The end of the current financial cycle is arguably almost upon us: inflation is elevated, output gaps are positive and developed market central banks have employed restrictive monetary policies to bring economies back into balance. This will likely cause a developed world recession in the coming year.
In parallel, we have witnessed several tectonic shifts in macro forces that are clearly setting the stage for a new financial cycle. Investors need to be prepared for the change.
New financial cycles typically look different to the last. The 1980s were led by Japan and consumer franchises in the US, the 1990s were all about growth and technology investing, while the 2000s were led by commodities and emerging markets.
As we entered the last financial cycle, from the early 2010s onwards, there were changes in several major macro forces and an extension of others: after the global financial crisis US households began a decade-long deleveraging cycle, European governments embarked on austerity, and China began to transition away from a fixed asset investment-led growth model toward a consumption-led one that resulted in a progressively declining growth rate. These forces were core headwinds to global growth and inflation. Declining growth rates in working-age populations also played a role. At the same time, the excess capacity in resource extraction that had been built in the prior decade, coupled with China’s economic shift and the US shale boom, placed material downward pressure on commodity prices, and, again, inflation. The final wave of globalisation and ongoing technological disruption aided growth but added to disinflationary pressures.
These forces prompted developed market central banks to maintain exceptionally easy monetary policies, as they sought arguably unattainable inflation targets, given the power of deflationary forces. These dynamics underpinned the financial cycle of the past decade, with policy set far too loose relative to prevailing economic growth conditions, as evidenced by the material appreciation in asset prices over the period.
In an environment of weak growth, disinflation and easy monetary policy, investors were willing to pay up for growth in equities, while revising down discount rates (bond yields) due to declining inflation expectations and equilibrium interest rates. This pushed equity multiples higher and bond yields lower over the decade, creating a perfect environment for the rise of passive, ‘buy and hold’ investing. At the same time, free money was funnelled into venture capital, aiding a wave of disruption and excessive valuations, while a lack of capital expenditure, due primarily to a weaker growth environment, presented a notable headwind to ‘asset-heavy’ businesses. ‘Asset-light’ businesses, on the other hand, flourished.
We have witnessed several tectonic shifts in macro forces that are clearly setting the stage for a new financial cycle. Investors need to be prepared for the change
In recent years, several forces have combined to set the stage for the next financial cycle: rising geopolitical concerns are promoting deglobalisation and the reworking of supply chains for national security reasons, thus we are not taking advantage of the lowest cost production around the world. At the same time global defence spending is rising. We are also embarking on an energy transition and broader efforts to achieve net-zero carbon emissions. This will require a major investment cycle that will be underpinned by regulatory change and government subsidies.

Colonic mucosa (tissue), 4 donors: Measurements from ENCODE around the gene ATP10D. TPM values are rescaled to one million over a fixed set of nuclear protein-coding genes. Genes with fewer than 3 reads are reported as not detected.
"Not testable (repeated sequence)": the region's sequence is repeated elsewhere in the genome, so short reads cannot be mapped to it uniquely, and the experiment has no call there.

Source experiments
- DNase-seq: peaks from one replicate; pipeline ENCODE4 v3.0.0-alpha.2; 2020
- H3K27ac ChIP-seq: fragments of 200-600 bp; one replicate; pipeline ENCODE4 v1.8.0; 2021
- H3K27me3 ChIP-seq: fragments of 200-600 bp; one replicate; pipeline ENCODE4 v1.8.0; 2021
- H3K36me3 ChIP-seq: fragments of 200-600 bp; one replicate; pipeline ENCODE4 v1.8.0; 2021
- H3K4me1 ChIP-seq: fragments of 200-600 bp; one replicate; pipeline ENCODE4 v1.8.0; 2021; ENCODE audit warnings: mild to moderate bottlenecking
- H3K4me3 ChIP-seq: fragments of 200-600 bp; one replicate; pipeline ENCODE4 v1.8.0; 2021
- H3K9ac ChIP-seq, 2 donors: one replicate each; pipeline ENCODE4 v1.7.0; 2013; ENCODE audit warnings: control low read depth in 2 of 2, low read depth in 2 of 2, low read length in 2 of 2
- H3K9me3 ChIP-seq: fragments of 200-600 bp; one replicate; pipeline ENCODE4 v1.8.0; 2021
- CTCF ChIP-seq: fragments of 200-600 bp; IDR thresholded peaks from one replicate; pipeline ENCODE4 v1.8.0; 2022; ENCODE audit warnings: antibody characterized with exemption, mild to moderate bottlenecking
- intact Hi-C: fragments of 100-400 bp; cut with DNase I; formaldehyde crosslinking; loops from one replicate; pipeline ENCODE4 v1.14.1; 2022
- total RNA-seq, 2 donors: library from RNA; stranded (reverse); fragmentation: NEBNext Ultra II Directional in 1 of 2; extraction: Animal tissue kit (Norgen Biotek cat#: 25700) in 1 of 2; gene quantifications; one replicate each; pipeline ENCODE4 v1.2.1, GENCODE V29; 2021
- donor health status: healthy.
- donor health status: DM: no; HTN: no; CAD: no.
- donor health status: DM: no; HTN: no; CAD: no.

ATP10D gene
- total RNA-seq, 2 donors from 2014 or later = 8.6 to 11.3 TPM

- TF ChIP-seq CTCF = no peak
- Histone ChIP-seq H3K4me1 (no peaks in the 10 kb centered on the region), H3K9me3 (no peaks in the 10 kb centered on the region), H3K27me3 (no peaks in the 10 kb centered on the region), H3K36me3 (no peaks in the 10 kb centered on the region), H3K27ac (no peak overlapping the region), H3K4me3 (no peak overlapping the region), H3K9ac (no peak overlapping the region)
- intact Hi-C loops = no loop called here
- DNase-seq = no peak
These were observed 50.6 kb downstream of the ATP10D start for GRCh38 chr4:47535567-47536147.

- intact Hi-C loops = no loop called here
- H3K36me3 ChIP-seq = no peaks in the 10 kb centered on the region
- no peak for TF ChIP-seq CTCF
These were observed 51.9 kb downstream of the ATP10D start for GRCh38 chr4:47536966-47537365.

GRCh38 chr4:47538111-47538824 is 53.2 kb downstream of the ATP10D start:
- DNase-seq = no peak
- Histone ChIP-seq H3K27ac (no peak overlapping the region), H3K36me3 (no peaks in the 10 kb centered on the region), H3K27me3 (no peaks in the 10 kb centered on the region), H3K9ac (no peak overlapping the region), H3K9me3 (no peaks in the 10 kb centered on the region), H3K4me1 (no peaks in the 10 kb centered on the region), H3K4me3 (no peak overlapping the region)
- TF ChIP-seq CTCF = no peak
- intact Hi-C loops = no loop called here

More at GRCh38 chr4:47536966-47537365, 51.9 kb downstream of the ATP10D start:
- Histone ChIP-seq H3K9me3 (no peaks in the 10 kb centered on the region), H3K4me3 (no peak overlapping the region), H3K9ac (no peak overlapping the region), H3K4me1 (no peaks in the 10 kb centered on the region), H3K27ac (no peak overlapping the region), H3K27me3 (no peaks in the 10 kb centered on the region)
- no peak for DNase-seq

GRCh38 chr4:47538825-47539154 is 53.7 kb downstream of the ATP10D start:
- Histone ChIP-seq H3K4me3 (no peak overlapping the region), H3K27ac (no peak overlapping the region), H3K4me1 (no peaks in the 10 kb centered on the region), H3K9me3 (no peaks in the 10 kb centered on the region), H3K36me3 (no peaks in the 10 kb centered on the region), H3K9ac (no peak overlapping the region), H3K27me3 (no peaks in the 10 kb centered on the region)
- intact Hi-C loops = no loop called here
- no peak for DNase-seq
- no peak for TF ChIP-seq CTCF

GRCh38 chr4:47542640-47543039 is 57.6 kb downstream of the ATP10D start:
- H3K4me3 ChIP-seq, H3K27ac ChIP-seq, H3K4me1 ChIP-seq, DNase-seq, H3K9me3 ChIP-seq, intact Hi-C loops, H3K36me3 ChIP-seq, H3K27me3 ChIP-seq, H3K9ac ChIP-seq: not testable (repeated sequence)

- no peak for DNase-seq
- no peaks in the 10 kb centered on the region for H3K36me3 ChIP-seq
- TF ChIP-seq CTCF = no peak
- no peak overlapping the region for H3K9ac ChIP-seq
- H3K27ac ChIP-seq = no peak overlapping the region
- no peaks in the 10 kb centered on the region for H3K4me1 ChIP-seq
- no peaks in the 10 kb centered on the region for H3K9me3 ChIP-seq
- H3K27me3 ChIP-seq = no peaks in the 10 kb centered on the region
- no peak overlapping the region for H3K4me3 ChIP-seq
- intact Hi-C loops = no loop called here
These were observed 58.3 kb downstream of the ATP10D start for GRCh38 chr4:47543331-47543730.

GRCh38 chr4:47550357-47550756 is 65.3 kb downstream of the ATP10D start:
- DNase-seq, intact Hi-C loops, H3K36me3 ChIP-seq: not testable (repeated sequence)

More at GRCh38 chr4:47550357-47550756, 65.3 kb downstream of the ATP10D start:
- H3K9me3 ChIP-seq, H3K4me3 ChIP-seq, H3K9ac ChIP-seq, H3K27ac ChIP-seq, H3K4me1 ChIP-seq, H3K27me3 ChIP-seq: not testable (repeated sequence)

In addition, US households appear to have finished deleveraging and the largest population cohort, the millennials, are entering the household formation part of their life cycles. This is the time when individuals typically take on the most debt, providing scope for some re-leveraging in the US economy. On average, we believe that the combination of these forces is inflationary and very resource and capital intensive, against a backdrop of notable underinvestment in resource extraction over the past decade. This is in stark contrast to the forces that emerged at the beginning of the last financial cycle.
The implications for investors are multiple: from an economic perspective, a higher and more volatile inflationary environment would cause increased volatility in central bank interest rate cycles. Increased capital intensity could improve productivity, leading to an upward reassessment in nominal growth rates and equilibrium interest rate expectations over the medium-term. Such environments historically have caused higher asset correlations and equity multiple compression. Government bonds would therefore be less reliable as diversifying assets and downward pressure in equity multiples coupled with some upwards pressure in bond yields would represent a notable headwind for passive returns in general, particularly given high starting valuations. A capex-driven and resource-intensive financial cycle could also result in very different market leadership versus the last cycle.
In the coming year, as we continue to transition from one financial cycle to the next, we think it’s important for investors to think deeply about these issues and how to structure portfolios for what’s to come rather than for what was.